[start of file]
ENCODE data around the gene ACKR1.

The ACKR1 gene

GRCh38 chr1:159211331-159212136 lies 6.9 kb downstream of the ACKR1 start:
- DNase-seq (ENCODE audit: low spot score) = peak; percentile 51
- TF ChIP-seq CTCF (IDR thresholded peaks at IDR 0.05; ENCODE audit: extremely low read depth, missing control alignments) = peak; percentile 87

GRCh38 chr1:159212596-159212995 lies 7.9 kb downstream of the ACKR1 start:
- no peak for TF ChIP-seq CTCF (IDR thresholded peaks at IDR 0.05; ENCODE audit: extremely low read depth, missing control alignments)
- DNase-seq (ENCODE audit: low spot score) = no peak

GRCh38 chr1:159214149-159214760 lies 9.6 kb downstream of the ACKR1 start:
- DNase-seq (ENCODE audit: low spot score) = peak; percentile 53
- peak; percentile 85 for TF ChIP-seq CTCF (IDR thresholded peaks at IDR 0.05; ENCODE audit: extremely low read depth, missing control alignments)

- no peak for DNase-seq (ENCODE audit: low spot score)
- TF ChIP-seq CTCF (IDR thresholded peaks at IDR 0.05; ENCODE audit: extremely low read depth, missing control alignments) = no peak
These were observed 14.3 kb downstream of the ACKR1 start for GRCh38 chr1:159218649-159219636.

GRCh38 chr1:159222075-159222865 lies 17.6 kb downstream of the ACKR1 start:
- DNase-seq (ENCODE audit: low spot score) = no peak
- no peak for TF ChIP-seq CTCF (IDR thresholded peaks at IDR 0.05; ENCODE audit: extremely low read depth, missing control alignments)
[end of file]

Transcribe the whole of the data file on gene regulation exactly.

ENCODE data around the gene ACKR1.

The ACKR1 gene

GRCh38 chr1:159211331-159212136 lies 6.9 kb downstream of the ACKR1 start:
- DNase-seq (ENCODE audit: low spot score) = peak; percentile 51
- TF ChIP-seq CTCF (IDR thresholded peaks at IDR 0.05; ENCODE audit: extremely low read depth, missing control alignments) = peak; percentile 87

GRCh38 chr1:159212596-159212995 lies 7.9 kb downstream of the ACKR1 start:
- no peak for TF ChIP-seq CTCF (IDR thresholded peaks at IDR 0.05; ENCODE audit: extremely low read depth, missing control alignments)
- DNase-seq (ENCODE audit: low spot score) = no peak

GRCh38 chr1:159214149-159214760 lies 9.6 kb downstream of the ACKR1 start:
- DNase-seq (ENCODE audit: low spot score) = peak; percentile 53
- peak; percentile 85 for TF ChIP-seq CTCF (IDR thresholded peaks at IDR 0.05; ENCODE audit: extremely low read depth, missing control alignments)

- no peak for DNase-seq (ENCODE audit: low spot score)
- TF ChIP-seq CTCF (IDR thresholded peaks at IDR 0.05; ENCODE audit: extremely low read depth, missing control alignments) = no peak
These were observed 14.3 kb downstream of the ACKR1 start for GRCh38 chr1:159218649-159219636.

GRCh38 chr1:159222075-159222865 lies 17.6 kb downstream of the ACKR1 start:
- DNase-seq (ENCODE audit: low spot score) = no peak
- no peak for TF ChIP-seq CTCF (IDR thresholded peaks at IDR 0.05; ENCODE audit: extremely low read depth, missing control alignments)